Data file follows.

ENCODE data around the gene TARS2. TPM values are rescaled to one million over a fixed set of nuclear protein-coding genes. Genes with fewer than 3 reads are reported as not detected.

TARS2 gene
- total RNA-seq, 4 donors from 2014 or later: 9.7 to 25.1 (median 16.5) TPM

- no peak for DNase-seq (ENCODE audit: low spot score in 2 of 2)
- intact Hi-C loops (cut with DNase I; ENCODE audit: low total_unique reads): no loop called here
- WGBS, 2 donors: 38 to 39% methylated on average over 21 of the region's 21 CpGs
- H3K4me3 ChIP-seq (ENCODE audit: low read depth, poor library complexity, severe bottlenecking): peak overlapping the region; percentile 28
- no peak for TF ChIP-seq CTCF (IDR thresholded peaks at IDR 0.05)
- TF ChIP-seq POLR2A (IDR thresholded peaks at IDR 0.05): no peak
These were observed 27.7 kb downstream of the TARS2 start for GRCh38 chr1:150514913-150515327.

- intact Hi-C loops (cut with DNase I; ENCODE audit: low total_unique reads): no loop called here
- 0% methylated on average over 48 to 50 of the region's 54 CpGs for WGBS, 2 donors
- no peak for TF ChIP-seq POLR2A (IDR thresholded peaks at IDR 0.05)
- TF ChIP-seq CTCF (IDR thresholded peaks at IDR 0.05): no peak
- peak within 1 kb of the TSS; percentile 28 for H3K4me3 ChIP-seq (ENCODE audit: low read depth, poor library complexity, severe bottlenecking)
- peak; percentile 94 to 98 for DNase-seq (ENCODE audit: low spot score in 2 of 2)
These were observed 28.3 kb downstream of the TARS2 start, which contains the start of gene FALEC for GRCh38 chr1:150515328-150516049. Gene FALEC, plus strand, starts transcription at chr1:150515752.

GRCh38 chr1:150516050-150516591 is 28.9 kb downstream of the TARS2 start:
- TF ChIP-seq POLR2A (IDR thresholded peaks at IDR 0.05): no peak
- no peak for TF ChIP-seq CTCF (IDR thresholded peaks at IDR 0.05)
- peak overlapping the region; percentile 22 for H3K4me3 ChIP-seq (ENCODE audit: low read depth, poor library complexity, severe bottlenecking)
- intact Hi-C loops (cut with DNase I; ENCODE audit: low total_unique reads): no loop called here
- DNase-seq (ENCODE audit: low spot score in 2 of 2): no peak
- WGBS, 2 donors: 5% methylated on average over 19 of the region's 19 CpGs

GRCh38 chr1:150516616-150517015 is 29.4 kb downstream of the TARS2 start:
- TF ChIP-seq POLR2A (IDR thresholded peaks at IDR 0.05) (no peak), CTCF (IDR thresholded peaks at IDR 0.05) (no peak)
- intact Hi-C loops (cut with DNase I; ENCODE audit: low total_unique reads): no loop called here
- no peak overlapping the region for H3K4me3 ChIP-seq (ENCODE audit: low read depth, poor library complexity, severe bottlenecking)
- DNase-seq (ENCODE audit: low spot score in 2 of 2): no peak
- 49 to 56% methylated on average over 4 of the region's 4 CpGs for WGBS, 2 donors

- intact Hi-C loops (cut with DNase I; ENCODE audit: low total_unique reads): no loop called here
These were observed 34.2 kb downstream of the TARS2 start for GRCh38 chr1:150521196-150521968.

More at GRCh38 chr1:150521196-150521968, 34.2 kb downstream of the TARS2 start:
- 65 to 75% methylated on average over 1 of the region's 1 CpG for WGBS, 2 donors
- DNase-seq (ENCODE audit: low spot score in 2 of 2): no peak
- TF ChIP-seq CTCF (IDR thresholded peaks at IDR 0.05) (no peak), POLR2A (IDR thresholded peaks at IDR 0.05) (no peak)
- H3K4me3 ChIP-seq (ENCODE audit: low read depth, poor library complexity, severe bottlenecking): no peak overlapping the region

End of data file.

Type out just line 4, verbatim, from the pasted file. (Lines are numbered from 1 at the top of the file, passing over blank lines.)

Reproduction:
- no peak for DNase-seq (ENCODE audit: low spot score in 2 of 2)